Okay, that’s enough about comfort. Venus is great all around if you can handle the weight, and the build quality is one of the best you’ll find in headphones. Next, let’s tackle sound quality.
Venus’ sound signature is neutral with a touch of brightness. As a neutral headphone, the Venus does an incredible job; it’s clean, spacious, and quite detailed. The lower midrange is devoid of warmth or mud, and the upper midrange is full of life yet natural. Timbre is slightly spicy with the lower treble boost, but it’s not harsh or concerning for those sensitive to treble. In contrast, it has many benefits, like adding nuances and details to the vocals and incisiveness to many instruments. The treble air helps with spaciousness and higher instrument details as well. I have zero to complain about from midrange all the way to treble. It’s lovely to listen to such beautiful vocal recreation that’s so full and lively at the same time. What I do have some nitpick about is the bass.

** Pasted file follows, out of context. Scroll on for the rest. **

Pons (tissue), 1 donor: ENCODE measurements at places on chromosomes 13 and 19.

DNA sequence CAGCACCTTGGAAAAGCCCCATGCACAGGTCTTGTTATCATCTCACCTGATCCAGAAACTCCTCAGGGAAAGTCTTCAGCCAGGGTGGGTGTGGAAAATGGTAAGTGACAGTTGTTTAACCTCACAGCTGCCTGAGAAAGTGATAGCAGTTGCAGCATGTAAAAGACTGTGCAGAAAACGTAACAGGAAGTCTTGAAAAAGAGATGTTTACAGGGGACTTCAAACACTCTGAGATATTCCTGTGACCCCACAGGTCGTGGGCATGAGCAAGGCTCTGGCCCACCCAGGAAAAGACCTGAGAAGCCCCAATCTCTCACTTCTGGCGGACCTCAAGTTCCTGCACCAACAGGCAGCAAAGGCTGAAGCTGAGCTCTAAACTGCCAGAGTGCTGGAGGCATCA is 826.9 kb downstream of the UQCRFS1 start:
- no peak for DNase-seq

The bass on the Venus has many great qualities; it’s tight, dynamic, controlled, and speedy. The only thing is it needs more power. Now, it’s challenging to add bass to open-back headphones. Another way around it is to reduce the higher frequencies to shift the balance towards the bass frequencies. Here lies the tuck-of-war of the Venus. It has a bright-leaning signature with all the benefits I mentioned above, but this also comes at the cost of bass presence. The bass comes across as secondary to the mids and treble instruments, which some listeners will prefer and some won’t. Depending on my mood, I can enjoy bright and bass-leaning signatures, and the Venus serves me well as a neutral-bright and detailed listen. However, you should look elsewhere if the bass is essential to you.